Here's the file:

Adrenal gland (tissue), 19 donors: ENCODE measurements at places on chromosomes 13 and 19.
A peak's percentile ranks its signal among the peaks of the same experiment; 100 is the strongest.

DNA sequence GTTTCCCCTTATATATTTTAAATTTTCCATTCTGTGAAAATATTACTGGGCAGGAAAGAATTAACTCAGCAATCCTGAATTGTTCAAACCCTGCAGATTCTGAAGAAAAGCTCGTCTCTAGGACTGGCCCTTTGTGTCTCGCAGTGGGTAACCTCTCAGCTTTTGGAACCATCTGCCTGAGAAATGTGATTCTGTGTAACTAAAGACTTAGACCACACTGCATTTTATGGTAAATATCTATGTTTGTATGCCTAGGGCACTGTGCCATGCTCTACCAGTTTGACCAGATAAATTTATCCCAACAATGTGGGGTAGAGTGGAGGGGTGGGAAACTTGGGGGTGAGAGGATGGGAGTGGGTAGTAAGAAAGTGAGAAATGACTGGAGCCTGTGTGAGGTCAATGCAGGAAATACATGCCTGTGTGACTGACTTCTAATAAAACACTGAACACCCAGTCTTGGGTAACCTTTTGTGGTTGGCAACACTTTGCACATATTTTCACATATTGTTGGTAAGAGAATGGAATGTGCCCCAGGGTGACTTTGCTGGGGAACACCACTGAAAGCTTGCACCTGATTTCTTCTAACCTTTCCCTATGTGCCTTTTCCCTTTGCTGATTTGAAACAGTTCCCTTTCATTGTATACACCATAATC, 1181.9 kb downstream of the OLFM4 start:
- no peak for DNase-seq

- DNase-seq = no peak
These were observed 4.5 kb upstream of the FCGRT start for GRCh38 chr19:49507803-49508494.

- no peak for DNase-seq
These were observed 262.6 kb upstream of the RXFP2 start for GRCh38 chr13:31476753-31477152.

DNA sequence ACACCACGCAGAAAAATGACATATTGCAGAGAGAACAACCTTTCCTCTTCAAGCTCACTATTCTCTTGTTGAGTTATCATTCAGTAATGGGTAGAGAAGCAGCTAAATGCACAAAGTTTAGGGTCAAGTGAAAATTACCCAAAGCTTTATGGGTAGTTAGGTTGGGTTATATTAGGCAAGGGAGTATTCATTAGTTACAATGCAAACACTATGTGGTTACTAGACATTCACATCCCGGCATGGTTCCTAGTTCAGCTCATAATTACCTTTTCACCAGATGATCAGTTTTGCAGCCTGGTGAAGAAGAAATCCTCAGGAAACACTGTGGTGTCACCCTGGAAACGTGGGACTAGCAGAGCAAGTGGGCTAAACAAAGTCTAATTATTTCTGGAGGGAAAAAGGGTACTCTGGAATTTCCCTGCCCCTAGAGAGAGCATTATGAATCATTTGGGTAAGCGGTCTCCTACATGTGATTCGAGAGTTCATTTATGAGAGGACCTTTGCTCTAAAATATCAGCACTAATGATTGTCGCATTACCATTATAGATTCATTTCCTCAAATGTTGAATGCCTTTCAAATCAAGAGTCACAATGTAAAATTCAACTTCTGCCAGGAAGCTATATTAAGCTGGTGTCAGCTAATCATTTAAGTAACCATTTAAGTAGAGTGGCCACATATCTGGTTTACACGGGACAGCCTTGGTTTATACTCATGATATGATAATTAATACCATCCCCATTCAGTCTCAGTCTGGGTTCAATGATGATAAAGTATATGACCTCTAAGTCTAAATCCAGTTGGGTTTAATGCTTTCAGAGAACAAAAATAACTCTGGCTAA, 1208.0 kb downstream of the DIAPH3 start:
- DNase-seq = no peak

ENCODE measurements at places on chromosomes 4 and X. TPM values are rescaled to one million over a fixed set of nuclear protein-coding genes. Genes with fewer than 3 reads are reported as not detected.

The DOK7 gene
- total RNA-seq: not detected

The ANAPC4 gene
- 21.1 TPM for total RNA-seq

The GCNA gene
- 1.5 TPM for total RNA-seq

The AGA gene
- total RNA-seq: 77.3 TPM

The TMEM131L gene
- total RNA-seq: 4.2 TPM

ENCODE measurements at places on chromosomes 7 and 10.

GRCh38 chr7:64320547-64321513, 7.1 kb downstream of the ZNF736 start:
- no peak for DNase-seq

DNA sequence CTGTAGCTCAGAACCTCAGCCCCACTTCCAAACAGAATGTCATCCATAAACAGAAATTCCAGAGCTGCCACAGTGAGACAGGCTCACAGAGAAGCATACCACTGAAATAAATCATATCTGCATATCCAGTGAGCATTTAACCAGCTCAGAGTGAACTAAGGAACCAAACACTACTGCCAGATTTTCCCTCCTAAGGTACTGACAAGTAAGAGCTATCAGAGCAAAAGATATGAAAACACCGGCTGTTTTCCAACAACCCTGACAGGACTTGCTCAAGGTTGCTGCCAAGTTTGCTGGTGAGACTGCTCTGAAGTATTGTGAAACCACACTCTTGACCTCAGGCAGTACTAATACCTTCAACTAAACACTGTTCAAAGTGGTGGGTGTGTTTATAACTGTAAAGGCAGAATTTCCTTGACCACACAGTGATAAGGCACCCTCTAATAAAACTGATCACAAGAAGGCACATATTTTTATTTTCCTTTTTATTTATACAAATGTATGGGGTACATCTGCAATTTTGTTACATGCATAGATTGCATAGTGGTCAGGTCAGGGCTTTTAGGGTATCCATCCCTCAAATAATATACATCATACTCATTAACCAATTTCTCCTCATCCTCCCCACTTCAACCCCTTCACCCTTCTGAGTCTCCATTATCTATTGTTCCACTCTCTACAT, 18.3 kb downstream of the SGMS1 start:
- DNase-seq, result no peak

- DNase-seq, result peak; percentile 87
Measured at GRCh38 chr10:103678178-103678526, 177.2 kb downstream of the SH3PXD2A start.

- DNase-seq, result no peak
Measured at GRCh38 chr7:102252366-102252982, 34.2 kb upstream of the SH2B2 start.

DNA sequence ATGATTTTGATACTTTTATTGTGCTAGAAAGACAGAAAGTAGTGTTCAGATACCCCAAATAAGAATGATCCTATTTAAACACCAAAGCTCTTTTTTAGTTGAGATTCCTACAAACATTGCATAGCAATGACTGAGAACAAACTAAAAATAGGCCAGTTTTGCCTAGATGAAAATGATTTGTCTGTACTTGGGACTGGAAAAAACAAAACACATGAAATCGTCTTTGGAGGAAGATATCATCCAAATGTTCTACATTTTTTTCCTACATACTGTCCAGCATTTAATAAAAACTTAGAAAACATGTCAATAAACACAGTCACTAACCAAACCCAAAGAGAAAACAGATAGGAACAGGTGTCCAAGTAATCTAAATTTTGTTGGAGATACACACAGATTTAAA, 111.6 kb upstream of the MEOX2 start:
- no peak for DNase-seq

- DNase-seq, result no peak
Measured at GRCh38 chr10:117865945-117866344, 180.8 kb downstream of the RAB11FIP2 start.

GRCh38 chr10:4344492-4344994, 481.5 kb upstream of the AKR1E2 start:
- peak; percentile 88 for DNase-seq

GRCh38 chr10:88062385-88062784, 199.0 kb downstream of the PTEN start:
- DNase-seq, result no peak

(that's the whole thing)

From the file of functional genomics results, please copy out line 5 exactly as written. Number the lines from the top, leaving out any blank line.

- DNase-seq = no peak